The first method of computing *q _{pR}* entails the calculation of the unit hydrograph with the use of Snyder’s empirical synthetic unit hydrograph method (e.g., Bras 1990; Chow et al. 1986). The calculation of Snyder’s empirical coefficients that are necessary in the method’s formulation requires unit hydrographs of the watersheds under study or unit hydrographs of watersheds that are in the same region and exhibit similar hydrologic behavior. The second approach is based on the Geomorphologic Unit Hydrograph (GUH) theory proposed by Rodriguez-Iturbe and Valdes (1979) and later advanced by Rodriguez-Iturbe et al. (1982a,b). The GUH method is a physically based approach that eliminates the uncertainty of Snyder’s empirical coefficients. On the other hand, implementation of this method requires data on channel cross sections or regional relationships between channel characteristics of small streams and upstream area characteristics that may not be available in some regions.

For the calculation of the flooding flow *Q _{p}* one can use the 2-yr return period flow as an approximation. While it is doubtful that the 2-yr return period flow can represent bank-full discharge in all cases, the good national coverage of the 2-yr return period flows that the U.S. Geological Survey (USGS) maintains nationwide supports its use. However, bank-full discharge values can differ from it significantly. Williams (1978), for example, found that the average 1.5 yr of bank-full discharge recurrence interval that resulted from the study of 36 streams had a wide array of individual values between 1 and 32 yr. Research conducted in North American and Australian streams by Dury et al. (1963), Hickin (1968), and Leopold (1994) reveals a general agreement of the bank-full recurrence intervals to be nearly 1.5 yr. In a more recent study concerning streams located in the Pacific Northwest (PNW), Castro and Jackson (2001) found the bank-full discharge recurrence interval mean value to be 1.4 yr, while Sweet and Geratz (2003) report recurrence intervals for the southeastern plain eco-region of less than 1 yr. These results suggest that the bank-full discharge recurrence intervals are inherently connected with physiographic, morphologic, and/or climatic factors. Thus, the 2-yr return period is not a “safe” flow for calculating bank-full discharge, especially in cases such as Thresh-R when it is used for nationwide application (e.g., Carpenter and Georgakakos 1995). In many cases the 2-yr return period flow is larger than the bank-full discharge and thus represents an overly optimistic solution.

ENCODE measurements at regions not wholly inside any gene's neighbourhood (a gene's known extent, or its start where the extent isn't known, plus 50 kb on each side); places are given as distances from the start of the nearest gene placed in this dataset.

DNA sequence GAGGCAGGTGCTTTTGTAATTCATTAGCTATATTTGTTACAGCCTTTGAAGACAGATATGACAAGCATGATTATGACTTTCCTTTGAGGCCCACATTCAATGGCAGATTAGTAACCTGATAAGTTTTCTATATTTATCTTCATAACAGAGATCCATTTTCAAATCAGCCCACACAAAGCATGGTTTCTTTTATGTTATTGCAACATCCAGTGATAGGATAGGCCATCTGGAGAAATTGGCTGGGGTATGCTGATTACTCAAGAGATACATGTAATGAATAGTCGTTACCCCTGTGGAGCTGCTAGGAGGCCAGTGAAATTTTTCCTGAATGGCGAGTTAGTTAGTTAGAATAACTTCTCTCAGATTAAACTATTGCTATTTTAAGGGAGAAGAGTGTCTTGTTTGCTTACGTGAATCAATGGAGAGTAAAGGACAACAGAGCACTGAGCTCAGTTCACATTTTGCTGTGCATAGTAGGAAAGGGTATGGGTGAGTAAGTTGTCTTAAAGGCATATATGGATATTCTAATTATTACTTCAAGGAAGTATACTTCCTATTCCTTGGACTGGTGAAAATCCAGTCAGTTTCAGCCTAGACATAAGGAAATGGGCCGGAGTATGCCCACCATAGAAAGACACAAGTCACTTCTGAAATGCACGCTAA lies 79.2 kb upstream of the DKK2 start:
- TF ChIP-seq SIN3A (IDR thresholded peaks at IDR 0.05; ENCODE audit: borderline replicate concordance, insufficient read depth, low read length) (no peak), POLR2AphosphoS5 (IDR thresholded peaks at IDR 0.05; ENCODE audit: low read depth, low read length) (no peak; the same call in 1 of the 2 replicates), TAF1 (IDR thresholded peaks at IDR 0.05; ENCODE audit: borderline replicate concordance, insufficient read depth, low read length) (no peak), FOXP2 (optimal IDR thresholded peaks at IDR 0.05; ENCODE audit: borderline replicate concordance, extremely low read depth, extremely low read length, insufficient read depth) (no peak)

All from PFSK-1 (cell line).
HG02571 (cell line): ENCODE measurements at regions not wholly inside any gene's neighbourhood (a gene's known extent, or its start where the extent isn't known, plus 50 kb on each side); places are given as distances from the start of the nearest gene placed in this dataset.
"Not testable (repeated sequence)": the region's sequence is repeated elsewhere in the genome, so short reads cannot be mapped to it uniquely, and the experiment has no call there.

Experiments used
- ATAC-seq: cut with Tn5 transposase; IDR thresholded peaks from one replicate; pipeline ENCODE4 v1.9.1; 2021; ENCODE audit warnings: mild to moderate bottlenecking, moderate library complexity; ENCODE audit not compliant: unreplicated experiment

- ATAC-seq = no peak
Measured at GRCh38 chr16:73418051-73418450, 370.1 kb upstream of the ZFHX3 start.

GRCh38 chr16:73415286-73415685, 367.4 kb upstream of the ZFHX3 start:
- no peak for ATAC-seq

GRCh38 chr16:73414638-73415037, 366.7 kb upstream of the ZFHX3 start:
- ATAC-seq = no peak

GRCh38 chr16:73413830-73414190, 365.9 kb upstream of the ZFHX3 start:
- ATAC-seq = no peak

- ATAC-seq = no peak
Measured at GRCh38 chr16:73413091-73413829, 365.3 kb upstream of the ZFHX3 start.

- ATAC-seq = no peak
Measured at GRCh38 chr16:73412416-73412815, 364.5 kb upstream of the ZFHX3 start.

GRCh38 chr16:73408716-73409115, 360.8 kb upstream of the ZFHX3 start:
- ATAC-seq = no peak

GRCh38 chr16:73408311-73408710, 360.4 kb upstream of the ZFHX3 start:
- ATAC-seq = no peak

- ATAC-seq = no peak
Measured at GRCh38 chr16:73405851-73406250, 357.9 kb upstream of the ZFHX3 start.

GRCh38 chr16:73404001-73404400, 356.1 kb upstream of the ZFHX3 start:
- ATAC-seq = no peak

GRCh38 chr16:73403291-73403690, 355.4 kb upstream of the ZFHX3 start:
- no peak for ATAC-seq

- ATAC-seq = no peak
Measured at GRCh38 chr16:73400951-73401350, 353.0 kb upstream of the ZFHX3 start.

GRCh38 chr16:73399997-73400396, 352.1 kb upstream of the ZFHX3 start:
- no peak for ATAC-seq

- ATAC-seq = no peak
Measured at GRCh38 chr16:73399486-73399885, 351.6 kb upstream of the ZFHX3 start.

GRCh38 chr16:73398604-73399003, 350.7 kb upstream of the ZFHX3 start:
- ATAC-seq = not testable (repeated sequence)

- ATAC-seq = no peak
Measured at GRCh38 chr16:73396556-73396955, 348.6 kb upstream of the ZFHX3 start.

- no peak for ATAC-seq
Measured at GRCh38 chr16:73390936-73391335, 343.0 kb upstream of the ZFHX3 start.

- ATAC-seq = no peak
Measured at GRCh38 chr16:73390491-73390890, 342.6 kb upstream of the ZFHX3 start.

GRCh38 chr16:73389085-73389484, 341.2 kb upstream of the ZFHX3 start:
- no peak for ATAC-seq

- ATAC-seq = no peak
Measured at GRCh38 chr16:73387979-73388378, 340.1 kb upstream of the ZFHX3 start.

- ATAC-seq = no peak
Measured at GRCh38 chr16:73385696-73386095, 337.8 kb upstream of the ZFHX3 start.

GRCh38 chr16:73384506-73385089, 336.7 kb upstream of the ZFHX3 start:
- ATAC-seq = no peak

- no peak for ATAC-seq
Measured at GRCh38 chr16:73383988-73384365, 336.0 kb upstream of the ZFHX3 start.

The second approach is based on the Manning steady, uniform flow resistance equation and provides physical flow suitable for the flooding flow definition (Carpenter et al. 1999). This definition is rather conservative. The fact that the stream would fill with water does not necessarily mean that there would be a damaging flood in the area. On the other hand, the consequences of overestimating a flooding event are less severe than an underestimation.